US National Gallery of Art cancels blockbuster of Genoese art due to pandemic

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The National Gallery of Art in Washington, D.C. has cancelled its presentation of a major survey of Genoese art, little over a month before it was scheduled to begin. The museum stated that the ongoing pandemic rendered it impossible to put up the show in September as planned.

However, European audiences may still be in luck. The exhibition “A Superb Baroque: Art in Genoa, 1600–1750,” co-organized by the Scuderie del Quirinale in Rome, is still scheduled to open in 2022. (Dates for the presentation have yet to be verified by the institution).

Even as vaccines have grown more widely available in many countries, the National Gallery’s cancellation of the event serves as a stark reminder that Covid is still upending the worldwide art world.

“A Superb Baroque,” which had been postponed for more than a year, was one of the most anticipated events of the fall season and was to serve as a great survey of Genoa during the 17th and 18th centuries when the Italian city-state thrived as a centre for the arts. More than 130 pieces, many from international institutions, were to be included in the exhibition. The Chiesa di San Luca, the Galleria Nazionale di Palazzo Spinola, and the Basilica della Santissima Annunziata del Vastato were all expected to provide about half of the pieces.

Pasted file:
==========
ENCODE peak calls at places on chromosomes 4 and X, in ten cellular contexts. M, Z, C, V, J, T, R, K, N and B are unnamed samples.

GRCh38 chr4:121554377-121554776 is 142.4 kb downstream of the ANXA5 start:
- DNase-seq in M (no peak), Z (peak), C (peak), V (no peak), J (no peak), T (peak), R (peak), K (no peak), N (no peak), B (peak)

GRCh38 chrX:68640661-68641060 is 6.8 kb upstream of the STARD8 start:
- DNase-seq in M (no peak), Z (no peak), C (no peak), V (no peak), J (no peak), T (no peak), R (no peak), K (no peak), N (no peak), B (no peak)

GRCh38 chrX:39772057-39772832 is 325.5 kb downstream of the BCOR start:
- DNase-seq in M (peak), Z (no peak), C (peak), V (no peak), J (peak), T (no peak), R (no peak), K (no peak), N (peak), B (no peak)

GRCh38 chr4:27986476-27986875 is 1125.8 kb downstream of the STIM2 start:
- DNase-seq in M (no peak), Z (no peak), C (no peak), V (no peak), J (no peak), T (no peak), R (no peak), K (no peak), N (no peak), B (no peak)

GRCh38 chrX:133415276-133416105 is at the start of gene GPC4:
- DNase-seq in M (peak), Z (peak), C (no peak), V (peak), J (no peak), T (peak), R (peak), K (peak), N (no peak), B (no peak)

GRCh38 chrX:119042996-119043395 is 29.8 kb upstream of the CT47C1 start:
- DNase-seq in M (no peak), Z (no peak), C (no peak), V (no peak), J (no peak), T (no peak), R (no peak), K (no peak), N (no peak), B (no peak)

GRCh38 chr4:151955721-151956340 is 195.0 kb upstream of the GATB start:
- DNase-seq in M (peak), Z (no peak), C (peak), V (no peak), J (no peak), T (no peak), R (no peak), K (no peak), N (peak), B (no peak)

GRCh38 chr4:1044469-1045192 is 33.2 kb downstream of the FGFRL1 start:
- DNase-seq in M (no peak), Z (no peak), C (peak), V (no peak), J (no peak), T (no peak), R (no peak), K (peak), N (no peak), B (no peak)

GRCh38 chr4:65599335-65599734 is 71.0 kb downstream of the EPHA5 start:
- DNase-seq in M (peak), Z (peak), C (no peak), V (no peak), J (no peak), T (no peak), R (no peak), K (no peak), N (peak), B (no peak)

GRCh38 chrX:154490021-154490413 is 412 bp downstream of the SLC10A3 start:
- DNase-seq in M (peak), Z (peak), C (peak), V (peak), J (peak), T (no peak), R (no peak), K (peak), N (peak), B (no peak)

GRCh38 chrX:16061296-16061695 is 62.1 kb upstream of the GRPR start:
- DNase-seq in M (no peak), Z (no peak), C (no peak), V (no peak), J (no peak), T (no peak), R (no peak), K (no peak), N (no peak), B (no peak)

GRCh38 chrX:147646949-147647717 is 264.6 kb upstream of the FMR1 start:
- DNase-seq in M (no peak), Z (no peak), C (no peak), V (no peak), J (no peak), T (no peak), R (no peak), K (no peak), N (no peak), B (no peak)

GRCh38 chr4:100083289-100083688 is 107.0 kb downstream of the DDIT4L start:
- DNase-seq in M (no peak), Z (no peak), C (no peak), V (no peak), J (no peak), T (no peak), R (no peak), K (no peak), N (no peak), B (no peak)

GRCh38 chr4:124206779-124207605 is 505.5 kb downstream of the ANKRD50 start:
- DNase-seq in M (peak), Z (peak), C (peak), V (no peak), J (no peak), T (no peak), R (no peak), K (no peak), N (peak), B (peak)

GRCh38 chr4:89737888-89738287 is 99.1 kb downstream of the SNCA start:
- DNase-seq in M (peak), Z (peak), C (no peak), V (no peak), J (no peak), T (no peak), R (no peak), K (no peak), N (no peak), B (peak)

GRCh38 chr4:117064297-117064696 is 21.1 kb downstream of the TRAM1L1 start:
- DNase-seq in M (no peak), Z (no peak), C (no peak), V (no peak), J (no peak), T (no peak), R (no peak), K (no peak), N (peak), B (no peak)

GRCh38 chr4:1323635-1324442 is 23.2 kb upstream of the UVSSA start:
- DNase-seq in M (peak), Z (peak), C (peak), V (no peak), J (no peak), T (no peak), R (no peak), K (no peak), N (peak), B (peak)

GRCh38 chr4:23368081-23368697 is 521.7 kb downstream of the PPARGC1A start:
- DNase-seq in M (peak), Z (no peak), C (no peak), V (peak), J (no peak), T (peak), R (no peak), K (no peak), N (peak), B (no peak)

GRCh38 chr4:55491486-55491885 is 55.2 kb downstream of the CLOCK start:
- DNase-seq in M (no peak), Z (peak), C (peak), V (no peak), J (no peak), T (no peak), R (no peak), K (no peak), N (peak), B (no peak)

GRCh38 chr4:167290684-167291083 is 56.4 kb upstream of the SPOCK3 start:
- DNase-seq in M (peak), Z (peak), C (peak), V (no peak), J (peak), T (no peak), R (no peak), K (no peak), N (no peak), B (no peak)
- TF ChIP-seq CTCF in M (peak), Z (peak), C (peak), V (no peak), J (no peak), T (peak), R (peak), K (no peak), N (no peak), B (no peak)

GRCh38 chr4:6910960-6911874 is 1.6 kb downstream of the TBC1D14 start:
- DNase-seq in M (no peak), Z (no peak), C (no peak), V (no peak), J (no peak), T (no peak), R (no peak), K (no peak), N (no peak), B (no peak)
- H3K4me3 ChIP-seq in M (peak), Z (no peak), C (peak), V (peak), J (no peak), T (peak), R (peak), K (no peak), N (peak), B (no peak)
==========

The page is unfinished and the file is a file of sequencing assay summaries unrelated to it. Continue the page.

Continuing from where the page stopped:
Anabeth Guthrie, the National Gallery of Art’s chief of communications, said in an email that the decision was made to cancel “A Superb Baroque” this week, just as many paintings held by Genoese churches were scheduled to come down for international transport, citing the exhibition’s “complex” nature. A visa authorization process would be required for more than a quarter of the works, according to Guthrie. Even as recently as Monday, it was unclear whether the works would be able to leave Italy.

There were also concerns about the health risks linked with the large crews required to build works as grand as those on the “A Superb Baroque” checklist.

Most major shows were postponed or rescheduled as a result of the pandemic, from a Joan Mitchell retrospective scheduled to tour the United States to an Artemisia Gentileschi survey at the National Gallery in London. The National Gallery of Art’s presentation of “A Superb Baroque” is one of the few that has been completely cancelled.

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